Back on September 20, 2018, I wrote an article for The Rich Investor on the price of gold and how it looked ready for a move higher.
Well, how did it do?
At the time, we focused on two different option strategies that could take advantage of the bullish view.
We used the SPDR Gold Shares ETF (NYSE: GLD) as our vehicle of choice, and it was trading for $113.50 per share back then.
On February 5, it was changing hands at $124.
Here’s the current chart.
Clearly, the directional call was right, as GLD has moved up roughly $10.50 per share, which equates to roughly a 9.25% gain in four and a half months.
Not too shabby.
But what led me to my bullish assessment?
Being a chart guy, most of my directional calls are based on what I see in the charts, and that has served me well for the past 27 years of being in the business.
But it was also some research from the Ned Davis Group that was displaying major pessimism toward the gold market, which typically indicates a contrarian view, and one that could lead to a bullish move ahead.
And although the GLD move was extremely timely, as we pretty much nailed the lows, it was more of how well the option strategies have worked out compared to a straight stock purchase.
Options Deliver the Goods
As I said, the stock has rallied $10.50 per share, giving a purchase of 100 shares a gain of $1,050, and a return-on-investment (ROI) of 9.25%.
But what about the two option strategies?
We discussed my favorite option-buying strategy of using deep-in-the-money (DITM) call options as a way to get a foothold into the bullish play, one that imitates the purchase of actual stock shares.
Instead of spending $11,350 on 100 shares of GLD, we spent 77.6% less by buying a June 2019 $90 DITM call option for $2,540.
Now with GLD near $124 per share, the $90 call is option is currently worth $3,480, yielding a gain of $940 and a ROI of roughly 37%.
As we had calculated in the prior article, the $90 call option had a delta of 90%, meaning its value would move 90% in lockstep to the stock’s price.
With a call option gain of $940 versus the stock gain of $1,050, it yielded an 89.5% correlation. So, I’d say the delta worked exactly as it should have.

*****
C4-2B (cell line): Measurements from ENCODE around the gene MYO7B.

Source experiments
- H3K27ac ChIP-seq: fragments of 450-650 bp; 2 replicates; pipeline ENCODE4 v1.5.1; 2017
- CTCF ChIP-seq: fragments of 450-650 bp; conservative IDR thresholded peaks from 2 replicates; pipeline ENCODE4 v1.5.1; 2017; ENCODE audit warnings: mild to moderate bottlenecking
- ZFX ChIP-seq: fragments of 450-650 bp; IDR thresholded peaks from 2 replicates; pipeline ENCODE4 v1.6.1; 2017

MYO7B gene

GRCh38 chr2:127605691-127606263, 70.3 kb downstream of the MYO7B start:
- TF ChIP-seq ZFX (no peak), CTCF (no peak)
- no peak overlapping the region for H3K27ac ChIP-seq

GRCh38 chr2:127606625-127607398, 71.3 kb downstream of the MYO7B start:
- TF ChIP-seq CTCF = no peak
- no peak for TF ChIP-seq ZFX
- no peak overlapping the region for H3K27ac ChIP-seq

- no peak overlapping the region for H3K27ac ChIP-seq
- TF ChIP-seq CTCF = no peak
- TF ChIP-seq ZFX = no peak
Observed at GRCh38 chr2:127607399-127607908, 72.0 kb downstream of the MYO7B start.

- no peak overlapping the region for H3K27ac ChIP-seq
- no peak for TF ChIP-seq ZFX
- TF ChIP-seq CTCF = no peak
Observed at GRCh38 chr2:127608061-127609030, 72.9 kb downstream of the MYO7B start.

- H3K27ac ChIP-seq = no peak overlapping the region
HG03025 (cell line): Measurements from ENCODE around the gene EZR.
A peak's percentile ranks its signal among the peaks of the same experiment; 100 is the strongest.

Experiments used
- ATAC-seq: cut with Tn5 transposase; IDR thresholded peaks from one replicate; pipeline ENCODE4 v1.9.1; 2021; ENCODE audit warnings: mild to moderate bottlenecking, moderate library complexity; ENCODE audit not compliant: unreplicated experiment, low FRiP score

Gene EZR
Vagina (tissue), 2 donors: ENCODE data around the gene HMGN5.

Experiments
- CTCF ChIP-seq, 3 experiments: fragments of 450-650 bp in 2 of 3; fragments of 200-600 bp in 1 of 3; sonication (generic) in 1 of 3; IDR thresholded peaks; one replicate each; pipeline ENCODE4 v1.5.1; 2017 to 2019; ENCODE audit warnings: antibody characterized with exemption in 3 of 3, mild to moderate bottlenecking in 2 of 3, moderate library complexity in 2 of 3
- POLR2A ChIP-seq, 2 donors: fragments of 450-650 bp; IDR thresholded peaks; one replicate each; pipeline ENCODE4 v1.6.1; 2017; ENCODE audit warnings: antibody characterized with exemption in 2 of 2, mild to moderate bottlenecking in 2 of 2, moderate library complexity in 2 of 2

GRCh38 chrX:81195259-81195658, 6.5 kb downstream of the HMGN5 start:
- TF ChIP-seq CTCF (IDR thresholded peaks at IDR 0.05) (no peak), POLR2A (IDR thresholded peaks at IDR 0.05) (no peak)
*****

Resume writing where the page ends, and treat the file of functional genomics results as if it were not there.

Plus, the 37% ROI for the call option is hands down way more favorable than the stock’s ROI of 9.25%.
Score for the DITM call option!
And what about selling the put option?
We used a hypothetical trade of selling the June 2019 $100 put option for $43 per contract.
The goals of put-selling were to:
- Attain current upfront income ($43 per each contract sold).
- Gain the opportunity to buy GLD for $100 per share – a $13.50 discount to its then current price.
As of February 5, with GLD trading at $124 per share, the $100 put option is now worth $4 per contract.
If someone wanted to close out the trade, they could lock in a gain of $39 ($43-$4) per contract by buying the put option back.
That would equate to capturing 90.7% of the full potential profit of selling the put option.
Whenever an option is sold as the initial transaction, the maximum potential gain at the expiration date is whatever was received on day one. In this case, that was $43.
Since the put option could be bought back at $4, it’s like locking in 90.7% of the full $43 gain.
In my advisory service – Instant Income Alert – I always strive to capture at least 80% of the full profit before expiration. This is called my “80% Rule” and it allows us to lock in early gains so we can put the funds towards new trades.
The GLD trade has gone above and beyond the 80% threshold and could be closed out four months before the June expiration. That’s what I call a great trade!
As for the DITM call option – gains could be taken here as well, or you could hold if for more potential gains.
To recap, here are the results of the stock versus options debate:
- Stock purchase gained $1,050 with ROI of 9.25% on $11,350 invested.
- DITM call option gained $940 with 37% ROI on $2,540 invested.
- Put-sell captured 90.7% of the full profit potential with no outlay of cash.
This is just another example of how option strategies can be superior to outright stock trading.